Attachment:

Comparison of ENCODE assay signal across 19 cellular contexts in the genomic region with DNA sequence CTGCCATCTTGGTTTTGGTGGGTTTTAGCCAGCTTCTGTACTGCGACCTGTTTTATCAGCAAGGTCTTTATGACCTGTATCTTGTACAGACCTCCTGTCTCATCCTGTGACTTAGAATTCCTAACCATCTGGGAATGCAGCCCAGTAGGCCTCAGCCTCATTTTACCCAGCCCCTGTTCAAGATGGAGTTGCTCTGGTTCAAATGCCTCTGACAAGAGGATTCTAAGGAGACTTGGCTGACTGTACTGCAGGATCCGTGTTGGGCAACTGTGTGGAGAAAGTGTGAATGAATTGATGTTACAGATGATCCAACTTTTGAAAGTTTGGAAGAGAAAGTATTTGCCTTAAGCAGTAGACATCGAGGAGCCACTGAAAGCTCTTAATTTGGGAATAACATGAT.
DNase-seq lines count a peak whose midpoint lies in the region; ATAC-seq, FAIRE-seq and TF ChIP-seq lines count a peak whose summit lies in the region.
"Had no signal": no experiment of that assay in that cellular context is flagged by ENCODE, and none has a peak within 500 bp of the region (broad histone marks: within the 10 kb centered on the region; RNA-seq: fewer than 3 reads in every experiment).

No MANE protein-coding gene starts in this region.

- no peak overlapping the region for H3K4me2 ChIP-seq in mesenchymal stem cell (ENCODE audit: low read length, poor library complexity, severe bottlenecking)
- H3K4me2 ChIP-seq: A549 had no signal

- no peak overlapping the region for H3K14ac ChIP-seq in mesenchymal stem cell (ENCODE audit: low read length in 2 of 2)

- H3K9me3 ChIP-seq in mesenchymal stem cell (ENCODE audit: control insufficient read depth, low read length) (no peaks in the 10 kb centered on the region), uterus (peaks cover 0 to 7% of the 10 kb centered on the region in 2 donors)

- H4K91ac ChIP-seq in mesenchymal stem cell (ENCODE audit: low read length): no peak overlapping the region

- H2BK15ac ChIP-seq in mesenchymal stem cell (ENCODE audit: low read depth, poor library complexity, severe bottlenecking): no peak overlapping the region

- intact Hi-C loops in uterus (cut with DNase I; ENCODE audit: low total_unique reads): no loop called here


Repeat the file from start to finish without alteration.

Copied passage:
Comparison of ENCODE assay signal across 19 cellular contexts in the genomic region with DNA sequence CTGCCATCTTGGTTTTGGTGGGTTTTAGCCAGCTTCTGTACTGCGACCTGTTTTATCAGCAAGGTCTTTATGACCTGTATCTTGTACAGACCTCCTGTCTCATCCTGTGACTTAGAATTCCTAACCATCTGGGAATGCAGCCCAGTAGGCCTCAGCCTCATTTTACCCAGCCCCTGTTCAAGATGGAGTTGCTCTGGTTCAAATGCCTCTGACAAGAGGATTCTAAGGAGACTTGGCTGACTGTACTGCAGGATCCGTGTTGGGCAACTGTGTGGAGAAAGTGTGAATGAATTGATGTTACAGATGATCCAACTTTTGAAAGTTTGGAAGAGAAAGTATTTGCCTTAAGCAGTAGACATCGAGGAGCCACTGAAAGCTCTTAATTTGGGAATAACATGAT.
DNase-seq lines count a peak whose midpoint lies in the region; ATAC-seq, FAIRE-seq and TF ChIP-seq lines count a peak whose summit lies in the region.
"Had no signal": no experiment of that assay in that cellular context is flagged by ENCODE, and none has a peak within 500 bp of the region (broad histone marks: within the 10 kb centered on the region; RNA-seq: fewer than 3 reads in every experiment).

No MANE protein-coding gene starts in this region.

- no peak overlapping the region for H3K4me2 ChIP-seq in mesenchymal stem cell (ENCODE audit: low read length, poor library complexity, severe bottlenecking)
- H3K4me2 ChIP-seq: A549 had no signal

- no peak overlapping the region for H3K14ac ChIP-seq in mesenchymal stem cell (ENCODE audit: low read length in 2 of 2)

- H3K9me3 ChIP-seq in mesenchymal stem cell (ENCODE audit: control insufficient read depth, low read length) (no peaks in the 10 kb centered on the region), uterus (peaks cover 0 to 7% of the 10 kb centered on the region in 2 donors)

- H4K91ac ChIP-seq in mesenchymal stem cell (ENCODE audit: low read length): no peak overlapping the region

- H2BK15ac ChIP-seq in mesenchymal stem cell (ENCODE audit: low read depth, poor library complexity, severe bottlenecking): no peak overlapping the region

- intact Hi-C loops in uterus (cut with DNase I; ENCODE audit: low total_unique reads): no loop called here